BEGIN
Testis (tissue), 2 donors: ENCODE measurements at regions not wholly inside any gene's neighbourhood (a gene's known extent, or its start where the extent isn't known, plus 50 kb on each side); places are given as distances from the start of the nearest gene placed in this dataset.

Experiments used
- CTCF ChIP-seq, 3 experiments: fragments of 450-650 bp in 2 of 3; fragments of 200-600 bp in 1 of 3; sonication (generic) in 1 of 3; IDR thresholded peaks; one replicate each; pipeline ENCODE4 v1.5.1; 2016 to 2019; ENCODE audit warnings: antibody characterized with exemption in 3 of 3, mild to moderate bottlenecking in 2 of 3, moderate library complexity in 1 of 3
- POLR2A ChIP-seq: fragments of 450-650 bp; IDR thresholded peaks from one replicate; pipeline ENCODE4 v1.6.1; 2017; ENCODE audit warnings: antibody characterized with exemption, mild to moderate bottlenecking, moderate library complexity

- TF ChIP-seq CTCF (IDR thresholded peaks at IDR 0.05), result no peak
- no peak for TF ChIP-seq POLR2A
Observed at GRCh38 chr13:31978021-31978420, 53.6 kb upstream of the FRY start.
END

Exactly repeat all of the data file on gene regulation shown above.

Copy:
Testis (tissue), 2 donors: ENCODE measurements at regions not wholly inside any gene's neighbourhood (a gene's known extent, or its start where the extent isn't known, plus 50 kb on each side); places are given as distances from the start of the nearest gene placed in this dataset.

Experiments used
- CTCF ChIP-seq, 3 experiments: fragments of 450-650 bp in 2 of 3; fragments of 200-600 bp in 1 of 3; sonication (generic) in 1 of 3; IDR thresholded peaks; one replicate each; pipeline ENCODE4 v1.5.1; 2016 to 2019; ENCODE audit warnings: antibody characterized with exemption in 3 of 3, mild to moderate bottlenecking in 2 of 3, moderate library complexity in 1 of 3
- POLR2A ChIP-seq: fragments of 450-650 bp; IDR thresholded peaks from one replicate; pipeline ENCODE4 v1.6.1; 2017; ENCODE audit warnings: antibody characterized with exemption, mild to moderate bottlenecking, moderate library complexity

- TF ChIP-seq CTCF (IDR thresholded peaks at IDR 0.05), result no peak
- no peak for TF ChIP-seq POLR2A
Observed at GRCh38 chr13:31978021-31978420, 53.6 kb upstream of the FRY start.